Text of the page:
But in the searing heat I had spent more than enough time in this outbuilding. Or rather my friends had in the 30+ degrees Celsius temperatures. With than in mind it was time to head over to the dilapidated, but charming Chateau itself. What a picture. What a masterpiece:
But then it was time to venture into the castle. There were a few rooms downstairs showing where the maids were and where people wined and dined. It was great to see all of this, and to imagine what life might have been like back all those years ago:
However, it was then time to look elsewhere. As great as the brickwork was it was time to head upstairs to many more bikes and and to several modern aeroplanes. The very same you would see in the airports for promoting the airlines:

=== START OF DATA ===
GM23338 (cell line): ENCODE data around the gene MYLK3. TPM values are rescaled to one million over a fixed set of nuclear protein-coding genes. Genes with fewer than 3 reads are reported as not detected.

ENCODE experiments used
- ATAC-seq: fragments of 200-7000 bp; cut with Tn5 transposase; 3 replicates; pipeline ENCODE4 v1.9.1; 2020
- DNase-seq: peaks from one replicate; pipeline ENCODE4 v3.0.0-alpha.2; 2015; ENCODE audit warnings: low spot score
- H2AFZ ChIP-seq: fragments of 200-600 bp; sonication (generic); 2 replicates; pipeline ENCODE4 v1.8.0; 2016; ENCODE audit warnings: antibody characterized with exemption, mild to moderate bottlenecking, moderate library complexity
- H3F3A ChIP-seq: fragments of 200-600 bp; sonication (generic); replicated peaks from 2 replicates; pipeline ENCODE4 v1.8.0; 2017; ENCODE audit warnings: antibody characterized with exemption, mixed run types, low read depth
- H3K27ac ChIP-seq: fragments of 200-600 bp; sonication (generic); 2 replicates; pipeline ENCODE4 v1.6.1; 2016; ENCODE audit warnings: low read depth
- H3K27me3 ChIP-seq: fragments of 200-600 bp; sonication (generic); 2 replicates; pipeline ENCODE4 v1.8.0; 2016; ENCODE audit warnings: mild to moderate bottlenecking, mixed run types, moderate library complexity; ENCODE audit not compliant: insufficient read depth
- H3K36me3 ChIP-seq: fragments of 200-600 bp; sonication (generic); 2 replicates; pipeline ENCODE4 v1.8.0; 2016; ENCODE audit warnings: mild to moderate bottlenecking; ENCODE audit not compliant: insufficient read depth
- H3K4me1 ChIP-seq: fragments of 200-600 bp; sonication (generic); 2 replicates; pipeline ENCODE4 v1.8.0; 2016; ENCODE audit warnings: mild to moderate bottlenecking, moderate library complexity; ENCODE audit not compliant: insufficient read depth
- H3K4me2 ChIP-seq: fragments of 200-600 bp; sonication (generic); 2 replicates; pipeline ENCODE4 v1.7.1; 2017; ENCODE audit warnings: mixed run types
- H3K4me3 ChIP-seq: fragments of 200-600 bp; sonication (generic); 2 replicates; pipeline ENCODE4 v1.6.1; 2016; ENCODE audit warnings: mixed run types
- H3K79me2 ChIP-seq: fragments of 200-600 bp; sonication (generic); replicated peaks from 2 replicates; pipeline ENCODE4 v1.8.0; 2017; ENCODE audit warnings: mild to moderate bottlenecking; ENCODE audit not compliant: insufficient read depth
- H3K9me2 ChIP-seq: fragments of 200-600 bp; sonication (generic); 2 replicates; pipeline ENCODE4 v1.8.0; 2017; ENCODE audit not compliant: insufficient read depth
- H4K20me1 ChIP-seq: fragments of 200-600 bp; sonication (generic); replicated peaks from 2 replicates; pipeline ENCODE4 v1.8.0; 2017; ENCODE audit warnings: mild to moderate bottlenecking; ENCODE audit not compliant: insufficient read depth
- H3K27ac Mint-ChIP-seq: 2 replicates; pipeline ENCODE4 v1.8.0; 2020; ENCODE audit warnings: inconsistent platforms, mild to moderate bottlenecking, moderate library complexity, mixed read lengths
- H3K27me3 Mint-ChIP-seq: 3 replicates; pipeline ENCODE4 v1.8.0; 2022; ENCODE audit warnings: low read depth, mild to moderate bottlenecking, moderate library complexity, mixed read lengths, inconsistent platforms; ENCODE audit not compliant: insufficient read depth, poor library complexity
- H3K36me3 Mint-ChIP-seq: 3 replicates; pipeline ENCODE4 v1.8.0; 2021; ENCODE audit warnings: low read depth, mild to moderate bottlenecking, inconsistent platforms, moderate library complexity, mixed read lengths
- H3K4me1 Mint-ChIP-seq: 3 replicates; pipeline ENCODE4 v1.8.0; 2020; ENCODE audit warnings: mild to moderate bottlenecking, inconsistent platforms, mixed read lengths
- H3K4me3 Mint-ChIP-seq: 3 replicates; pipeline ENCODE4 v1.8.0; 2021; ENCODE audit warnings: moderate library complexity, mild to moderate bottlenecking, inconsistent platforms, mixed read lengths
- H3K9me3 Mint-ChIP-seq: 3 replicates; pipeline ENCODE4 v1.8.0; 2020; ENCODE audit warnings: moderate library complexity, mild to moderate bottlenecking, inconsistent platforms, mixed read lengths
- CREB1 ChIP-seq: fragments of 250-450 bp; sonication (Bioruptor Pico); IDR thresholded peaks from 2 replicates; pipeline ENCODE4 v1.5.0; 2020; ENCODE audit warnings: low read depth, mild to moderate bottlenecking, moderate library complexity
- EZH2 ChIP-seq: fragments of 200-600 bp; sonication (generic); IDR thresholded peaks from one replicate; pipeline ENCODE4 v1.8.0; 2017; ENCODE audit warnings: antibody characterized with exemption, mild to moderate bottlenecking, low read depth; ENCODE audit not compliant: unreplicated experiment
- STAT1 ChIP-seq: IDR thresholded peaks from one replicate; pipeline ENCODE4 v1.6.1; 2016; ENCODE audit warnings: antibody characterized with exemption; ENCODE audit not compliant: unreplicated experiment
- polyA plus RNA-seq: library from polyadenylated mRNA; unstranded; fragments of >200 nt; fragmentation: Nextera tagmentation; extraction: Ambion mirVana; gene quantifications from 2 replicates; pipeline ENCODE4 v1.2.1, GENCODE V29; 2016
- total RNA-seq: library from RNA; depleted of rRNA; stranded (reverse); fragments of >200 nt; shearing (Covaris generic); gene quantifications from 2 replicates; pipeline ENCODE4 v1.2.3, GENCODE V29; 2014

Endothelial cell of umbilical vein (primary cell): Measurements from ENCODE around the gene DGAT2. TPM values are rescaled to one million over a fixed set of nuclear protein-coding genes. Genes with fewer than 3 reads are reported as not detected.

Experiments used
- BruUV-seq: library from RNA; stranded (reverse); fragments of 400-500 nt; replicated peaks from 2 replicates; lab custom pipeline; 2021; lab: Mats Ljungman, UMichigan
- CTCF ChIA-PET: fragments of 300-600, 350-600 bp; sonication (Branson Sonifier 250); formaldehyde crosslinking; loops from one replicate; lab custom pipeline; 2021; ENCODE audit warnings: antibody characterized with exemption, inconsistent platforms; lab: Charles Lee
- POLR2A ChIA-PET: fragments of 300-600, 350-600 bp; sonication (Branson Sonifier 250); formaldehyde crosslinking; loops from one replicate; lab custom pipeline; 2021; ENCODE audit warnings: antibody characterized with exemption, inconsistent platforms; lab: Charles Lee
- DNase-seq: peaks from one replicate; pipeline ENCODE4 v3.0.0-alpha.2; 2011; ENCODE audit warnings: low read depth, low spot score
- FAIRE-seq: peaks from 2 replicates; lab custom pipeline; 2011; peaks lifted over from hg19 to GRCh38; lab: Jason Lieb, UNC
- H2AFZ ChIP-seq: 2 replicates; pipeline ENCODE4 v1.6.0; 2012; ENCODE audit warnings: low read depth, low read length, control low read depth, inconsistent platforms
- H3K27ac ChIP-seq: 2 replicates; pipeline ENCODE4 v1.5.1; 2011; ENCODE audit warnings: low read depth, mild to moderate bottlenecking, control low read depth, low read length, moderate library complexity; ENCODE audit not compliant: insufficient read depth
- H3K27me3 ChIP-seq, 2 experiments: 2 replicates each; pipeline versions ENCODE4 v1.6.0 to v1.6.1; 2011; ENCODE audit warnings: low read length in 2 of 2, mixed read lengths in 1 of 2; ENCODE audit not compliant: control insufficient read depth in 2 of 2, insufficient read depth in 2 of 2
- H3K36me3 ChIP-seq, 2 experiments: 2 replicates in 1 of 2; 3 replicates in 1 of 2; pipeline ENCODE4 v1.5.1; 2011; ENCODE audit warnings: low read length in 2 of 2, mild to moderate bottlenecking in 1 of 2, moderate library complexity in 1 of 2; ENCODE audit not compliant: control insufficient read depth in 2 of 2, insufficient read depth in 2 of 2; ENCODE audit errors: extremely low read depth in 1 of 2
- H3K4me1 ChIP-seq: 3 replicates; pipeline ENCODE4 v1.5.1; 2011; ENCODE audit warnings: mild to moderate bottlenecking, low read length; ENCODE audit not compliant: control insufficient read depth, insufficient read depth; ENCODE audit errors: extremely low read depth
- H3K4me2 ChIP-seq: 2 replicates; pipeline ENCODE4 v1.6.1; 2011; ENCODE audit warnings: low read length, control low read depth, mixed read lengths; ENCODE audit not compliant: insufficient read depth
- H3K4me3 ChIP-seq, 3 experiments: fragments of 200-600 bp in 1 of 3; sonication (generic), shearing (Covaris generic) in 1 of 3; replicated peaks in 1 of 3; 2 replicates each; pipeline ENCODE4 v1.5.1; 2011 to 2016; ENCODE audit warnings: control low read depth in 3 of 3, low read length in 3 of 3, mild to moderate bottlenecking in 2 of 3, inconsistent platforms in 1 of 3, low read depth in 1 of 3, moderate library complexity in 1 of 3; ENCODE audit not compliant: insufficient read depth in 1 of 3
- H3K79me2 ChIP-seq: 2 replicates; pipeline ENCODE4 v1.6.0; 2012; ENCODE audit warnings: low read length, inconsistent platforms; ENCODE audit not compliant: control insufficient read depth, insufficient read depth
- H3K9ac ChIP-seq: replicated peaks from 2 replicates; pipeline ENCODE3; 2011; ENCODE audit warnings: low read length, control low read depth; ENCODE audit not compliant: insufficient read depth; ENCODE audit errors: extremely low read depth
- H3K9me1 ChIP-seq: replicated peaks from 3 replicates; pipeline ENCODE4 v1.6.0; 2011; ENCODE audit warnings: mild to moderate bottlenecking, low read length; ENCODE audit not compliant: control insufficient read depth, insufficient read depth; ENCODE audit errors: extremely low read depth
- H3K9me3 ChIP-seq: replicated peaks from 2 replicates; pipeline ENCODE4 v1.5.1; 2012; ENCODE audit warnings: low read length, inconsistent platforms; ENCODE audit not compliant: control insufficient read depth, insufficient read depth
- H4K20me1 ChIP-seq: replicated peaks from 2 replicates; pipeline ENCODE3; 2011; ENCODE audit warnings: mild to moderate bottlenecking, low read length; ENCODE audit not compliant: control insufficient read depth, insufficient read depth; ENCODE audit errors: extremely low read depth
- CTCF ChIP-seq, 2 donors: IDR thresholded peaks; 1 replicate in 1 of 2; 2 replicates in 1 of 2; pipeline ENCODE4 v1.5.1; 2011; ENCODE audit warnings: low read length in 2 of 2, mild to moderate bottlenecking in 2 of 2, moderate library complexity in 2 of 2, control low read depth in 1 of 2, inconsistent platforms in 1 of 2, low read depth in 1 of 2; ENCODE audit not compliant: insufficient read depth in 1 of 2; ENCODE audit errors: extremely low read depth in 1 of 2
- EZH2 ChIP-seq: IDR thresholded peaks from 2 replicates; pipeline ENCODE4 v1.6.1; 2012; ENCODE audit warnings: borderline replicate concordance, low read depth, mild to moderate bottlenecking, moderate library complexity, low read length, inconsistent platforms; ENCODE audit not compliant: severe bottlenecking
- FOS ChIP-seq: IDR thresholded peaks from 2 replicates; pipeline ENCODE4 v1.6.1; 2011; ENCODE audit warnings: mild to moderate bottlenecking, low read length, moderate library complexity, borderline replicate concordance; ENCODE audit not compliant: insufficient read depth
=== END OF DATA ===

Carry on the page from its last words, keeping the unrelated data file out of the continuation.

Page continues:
One of the bikes which caught my attention was this Wankel engined marvel. In many ways you think a Wankel engine would have been the right combination for a bike. After all, they are lightweight and have a high specific output if you go with the weight figure. It’s fair to say that this idea did not take off
That said it was enjoyable walking around the place. Not all of the stuff was gleaming either. Amongst the abundance of shiny metal there was plenty of metal requiring a bit of love. But the tired old stuff did also have a tale of its own. A tale of what it was subjected. It had history embedded into bodywork. It had take the worst of what France could throw and it and still just about live to tell the tale. You have to love patina.
Yup, I was smitten with this place! But there was no time like the present. As great as the scenery was we were best to follow the title of Queen “This Show Must Go On”. So in the wonderful DS we left this wonderful place.